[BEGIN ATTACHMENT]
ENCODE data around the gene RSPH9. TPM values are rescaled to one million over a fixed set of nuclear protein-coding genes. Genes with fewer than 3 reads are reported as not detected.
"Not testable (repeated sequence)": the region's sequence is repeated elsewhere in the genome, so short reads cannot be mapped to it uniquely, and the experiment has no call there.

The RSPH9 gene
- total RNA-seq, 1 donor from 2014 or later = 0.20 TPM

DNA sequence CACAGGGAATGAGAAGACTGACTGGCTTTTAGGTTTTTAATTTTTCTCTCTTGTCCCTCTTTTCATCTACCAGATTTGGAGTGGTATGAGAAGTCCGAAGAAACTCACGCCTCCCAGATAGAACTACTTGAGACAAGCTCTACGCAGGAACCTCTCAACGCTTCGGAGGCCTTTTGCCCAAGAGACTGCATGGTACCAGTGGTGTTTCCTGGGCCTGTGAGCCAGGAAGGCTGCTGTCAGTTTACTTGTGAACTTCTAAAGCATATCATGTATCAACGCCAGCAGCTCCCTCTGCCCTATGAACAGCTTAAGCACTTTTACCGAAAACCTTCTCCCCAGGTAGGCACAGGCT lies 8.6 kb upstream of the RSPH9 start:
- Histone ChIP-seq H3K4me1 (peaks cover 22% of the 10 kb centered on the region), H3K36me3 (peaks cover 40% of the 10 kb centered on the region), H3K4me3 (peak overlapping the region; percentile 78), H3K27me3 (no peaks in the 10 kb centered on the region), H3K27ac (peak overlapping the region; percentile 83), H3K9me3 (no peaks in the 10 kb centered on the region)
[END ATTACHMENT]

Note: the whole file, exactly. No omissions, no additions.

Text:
ENCODE data around the gene RSPH9. TPM values are rescaled to one million over a fixed set of nuclear protein-coding genes. Genes with fewer than 3 reads are reported as not detected.
"Not testable (repeated sequence)": the region's sequence is repeated elsewhere in the genome, so short reads cannot be mapped to it uniquely, and the experiment has no call there.

The RSPH9 gene
- total RNA-seq, 1 donor from 2014 or later = 0.20 TPM

DNA sequence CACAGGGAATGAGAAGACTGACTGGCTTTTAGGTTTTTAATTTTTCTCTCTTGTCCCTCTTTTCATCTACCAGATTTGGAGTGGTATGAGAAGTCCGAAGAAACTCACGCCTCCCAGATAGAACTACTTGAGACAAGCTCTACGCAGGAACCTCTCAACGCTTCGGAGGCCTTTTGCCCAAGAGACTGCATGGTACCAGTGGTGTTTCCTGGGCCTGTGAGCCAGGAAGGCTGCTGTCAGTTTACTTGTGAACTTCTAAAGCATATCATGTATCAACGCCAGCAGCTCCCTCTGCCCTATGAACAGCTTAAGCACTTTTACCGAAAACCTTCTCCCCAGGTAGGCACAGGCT lies 8.6 kb upstream of the RSPH9 start:
- Histone ChIP-seq H3K4me1 (peaks cover 22% of the 10 kb centered on the region), H3K36me3 (peaks cover 40% of the 10 kb centered on the region), H3K4me3 (peak overlapping the region; percentile 78), H3K27me3 (no peaks in the 10 kb centered on the region), H3K27ac (peak overlapping the region; percentile 83), H3K9me3 (no peaks in the 10 kb centered on the region)